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Saxo Grammaticus Onscreen!
on July 30, 2005
If that name doesn't mean anything to you...don't feel bad. Most are far more familiar with Shakespeare's 'Hamlet' than with his source material, notably the 'Gesta Danorum' (Book of the Danes) by Saxo Grammaticus. 'Royal Deceit' (released in Europe as 'Prince of Jutland') is based on the Gesta, in particular the tale of Amleth, a prince who discovers his uncle murdered his father for his crown and feigns madness to take revenge. Sound familiar? This version is far less complicated and more straightforward than Shakespeare's, but that doesn't make it inferior; rather, it's a refreshingly simple look at the Norse legend behind the famous play.
That said, this film is definitely not for those who insist on sophisticated SFX, fast-paced action, and huge-scale battles. Combat is spare and usually represented by a couple of warriors on either side whacking each other with primitive swords, but realistically this is more in keeping with the sixth century than most of the epic-style stuff found in big-budget pictures. The costumes are extremely simple shifts and tunics, mostly, and are quite accurate for the period if not the most attractive things to look at. (Ethel's gown is a little form-fitting for the period, but then...it's Kate Beckinsale.) It was filmed on location in Denmark, and the scenery is really lovely.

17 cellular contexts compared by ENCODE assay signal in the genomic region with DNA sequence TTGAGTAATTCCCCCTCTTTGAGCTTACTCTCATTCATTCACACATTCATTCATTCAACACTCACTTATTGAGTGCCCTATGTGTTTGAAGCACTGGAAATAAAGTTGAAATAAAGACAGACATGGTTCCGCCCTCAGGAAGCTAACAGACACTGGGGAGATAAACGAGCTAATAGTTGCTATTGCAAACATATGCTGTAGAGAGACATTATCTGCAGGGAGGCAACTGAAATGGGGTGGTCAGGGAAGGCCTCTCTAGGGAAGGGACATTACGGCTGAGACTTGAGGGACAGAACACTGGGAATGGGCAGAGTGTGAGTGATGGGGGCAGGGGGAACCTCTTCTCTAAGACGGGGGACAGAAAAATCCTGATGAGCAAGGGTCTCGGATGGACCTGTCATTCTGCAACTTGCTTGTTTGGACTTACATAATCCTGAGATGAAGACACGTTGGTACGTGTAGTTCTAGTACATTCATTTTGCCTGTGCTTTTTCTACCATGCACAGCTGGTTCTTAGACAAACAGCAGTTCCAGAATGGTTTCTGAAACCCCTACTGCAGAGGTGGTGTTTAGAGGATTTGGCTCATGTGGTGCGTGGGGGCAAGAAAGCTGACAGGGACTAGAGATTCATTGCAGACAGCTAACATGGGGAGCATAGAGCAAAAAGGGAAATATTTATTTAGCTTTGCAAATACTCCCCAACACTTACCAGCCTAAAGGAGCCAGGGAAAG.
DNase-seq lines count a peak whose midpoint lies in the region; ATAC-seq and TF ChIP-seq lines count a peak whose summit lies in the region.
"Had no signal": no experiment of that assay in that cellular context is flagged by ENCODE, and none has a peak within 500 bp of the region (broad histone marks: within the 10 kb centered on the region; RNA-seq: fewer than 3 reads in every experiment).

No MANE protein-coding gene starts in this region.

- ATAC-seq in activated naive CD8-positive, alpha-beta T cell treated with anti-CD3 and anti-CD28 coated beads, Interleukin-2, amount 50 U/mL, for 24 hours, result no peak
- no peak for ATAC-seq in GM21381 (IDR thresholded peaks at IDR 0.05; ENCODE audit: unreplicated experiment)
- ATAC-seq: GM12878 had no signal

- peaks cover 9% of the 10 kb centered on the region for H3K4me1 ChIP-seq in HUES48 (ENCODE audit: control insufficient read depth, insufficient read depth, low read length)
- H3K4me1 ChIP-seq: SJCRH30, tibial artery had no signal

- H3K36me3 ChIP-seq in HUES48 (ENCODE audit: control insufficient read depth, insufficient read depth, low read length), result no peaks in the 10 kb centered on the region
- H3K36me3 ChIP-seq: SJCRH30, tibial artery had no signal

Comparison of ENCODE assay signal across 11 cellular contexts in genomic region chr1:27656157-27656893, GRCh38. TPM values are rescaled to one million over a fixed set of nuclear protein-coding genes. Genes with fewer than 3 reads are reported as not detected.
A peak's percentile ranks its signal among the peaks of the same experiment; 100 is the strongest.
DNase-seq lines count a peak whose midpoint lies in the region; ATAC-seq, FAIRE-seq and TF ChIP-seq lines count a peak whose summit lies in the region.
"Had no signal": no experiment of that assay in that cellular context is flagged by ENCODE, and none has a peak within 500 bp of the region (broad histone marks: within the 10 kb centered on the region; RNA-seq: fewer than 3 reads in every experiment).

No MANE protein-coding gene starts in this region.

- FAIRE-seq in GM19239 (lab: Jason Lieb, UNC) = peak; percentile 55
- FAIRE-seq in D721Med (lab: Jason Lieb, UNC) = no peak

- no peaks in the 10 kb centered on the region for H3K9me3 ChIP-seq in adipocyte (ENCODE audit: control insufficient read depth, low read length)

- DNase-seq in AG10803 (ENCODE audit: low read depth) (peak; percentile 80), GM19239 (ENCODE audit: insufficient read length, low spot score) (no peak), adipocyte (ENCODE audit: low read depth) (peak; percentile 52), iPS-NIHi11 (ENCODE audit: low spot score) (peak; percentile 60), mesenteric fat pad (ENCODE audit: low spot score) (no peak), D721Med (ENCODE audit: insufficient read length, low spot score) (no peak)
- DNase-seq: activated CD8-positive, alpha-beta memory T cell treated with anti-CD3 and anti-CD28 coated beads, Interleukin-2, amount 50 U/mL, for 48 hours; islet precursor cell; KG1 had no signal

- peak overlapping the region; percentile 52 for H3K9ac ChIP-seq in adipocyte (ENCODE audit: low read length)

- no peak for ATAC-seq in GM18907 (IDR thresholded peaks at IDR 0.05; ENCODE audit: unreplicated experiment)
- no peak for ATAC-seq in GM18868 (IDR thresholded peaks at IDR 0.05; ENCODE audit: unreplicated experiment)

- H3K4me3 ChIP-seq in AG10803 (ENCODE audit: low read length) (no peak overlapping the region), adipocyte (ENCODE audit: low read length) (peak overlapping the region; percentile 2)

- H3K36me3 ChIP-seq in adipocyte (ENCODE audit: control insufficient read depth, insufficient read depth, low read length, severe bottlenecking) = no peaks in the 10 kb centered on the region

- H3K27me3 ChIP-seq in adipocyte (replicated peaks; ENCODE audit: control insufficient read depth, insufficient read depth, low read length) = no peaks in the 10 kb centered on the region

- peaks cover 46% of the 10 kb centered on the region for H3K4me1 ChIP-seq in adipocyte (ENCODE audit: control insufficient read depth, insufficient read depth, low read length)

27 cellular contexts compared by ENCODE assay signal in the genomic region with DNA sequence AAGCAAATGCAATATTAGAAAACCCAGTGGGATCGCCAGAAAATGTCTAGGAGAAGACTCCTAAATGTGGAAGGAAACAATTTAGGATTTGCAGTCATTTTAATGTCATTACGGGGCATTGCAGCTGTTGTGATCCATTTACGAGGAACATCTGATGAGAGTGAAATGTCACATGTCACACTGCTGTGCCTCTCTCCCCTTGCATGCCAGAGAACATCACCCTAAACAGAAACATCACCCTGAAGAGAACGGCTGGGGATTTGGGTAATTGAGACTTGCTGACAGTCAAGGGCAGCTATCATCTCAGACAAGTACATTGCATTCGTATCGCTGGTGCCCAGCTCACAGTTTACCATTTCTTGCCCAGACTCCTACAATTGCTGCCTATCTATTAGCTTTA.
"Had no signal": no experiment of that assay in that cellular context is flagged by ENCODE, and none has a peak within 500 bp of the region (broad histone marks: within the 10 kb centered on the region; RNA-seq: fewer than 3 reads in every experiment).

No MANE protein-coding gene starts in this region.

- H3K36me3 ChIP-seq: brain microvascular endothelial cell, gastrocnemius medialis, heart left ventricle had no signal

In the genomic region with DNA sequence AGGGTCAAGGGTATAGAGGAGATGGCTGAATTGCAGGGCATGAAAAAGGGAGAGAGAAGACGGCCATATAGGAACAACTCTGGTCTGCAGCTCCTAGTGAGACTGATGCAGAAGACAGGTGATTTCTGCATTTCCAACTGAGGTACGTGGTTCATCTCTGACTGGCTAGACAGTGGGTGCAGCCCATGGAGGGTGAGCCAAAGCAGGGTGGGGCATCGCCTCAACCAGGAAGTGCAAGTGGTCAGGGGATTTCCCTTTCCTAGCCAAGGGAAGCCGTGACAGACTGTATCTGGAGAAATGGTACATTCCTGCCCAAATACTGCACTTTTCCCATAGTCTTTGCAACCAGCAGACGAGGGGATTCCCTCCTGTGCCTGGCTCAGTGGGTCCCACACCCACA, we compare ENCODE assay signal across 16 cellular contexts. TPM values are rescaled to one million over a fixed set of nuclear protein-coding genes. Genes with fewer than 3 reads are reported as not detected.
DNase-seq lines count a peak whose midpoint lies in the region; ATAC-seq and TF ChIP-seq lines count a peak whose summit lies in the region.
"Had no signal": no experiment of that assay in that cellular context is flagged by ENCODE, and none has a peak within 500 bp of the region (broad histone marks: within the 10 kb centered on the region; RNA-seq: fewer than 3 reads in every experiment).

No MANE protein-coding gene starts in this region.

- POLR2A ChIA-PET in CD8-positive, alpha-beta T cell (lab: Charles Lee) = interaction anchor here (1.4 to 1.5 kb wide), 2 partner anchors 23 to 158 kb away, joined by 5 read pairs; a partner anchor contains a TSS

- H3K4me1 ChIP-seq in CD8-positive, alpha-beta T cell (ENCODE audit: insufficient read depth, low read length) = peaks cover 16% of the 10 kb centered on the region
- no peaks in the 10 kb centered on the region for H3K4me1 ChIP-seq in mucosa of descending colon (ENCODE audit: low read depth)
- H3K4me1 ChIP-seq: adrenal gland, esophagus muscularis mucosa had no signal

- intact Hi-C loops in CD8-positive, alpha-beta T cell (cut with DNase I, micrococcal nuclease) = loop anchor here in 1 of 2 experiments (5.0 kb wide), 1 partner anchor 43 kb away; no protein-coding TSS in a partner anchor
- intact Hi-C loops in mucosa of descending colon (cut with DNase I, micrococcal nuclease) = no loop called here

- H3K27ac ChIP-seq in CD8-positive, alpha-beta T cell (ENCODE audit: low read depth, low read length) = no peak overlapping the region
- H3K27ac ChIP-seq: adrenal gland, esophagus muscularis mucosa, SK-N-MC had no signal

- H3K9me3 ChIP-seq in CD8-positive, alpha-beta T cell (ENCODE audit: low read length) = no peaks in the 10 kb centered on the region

The film is also remarkable for the quality of the performances, which are first-rate all around. Astonishing talents Helen Mirren, Gabriel Byrne, and a young Christian Bale have most of the screen time, but look for truly enjoyable bit parts from the likes of Brian Cox, Kate Beckinsale, Tom Wilkinson, and - my favourite - Andy Serkis, better known as the man behind "The Lord of the Rings'" Gollum.
The action can be slow-paced for those accustomed to quick, cut-and-run pictures, but the story unfolds nicely. The narration in particular keeps well in the spirit of the Gesta, and there are some truly enjoyable scenes, particularly the scenes between Amleth and his mum Geruth and any time Brian Cox's King Aethelwine of Britain is onscreen. (Nobody chews scenery better than Brian Cox.) One warning, though, is in order: since this was primarily a Danish-funded film, it has rather a lot of nudity in it by American standards, including some full-frontal shots. I didn't find any of it offensive or out of place, but some may.
Perhaps I am biased as a Mediaeval Studies major, but I found 'Royal Deceit' enjoyable, for its own merit and as a nice alternative to all the Conan-style 'Mediaeval' pictures to be found elsewhere.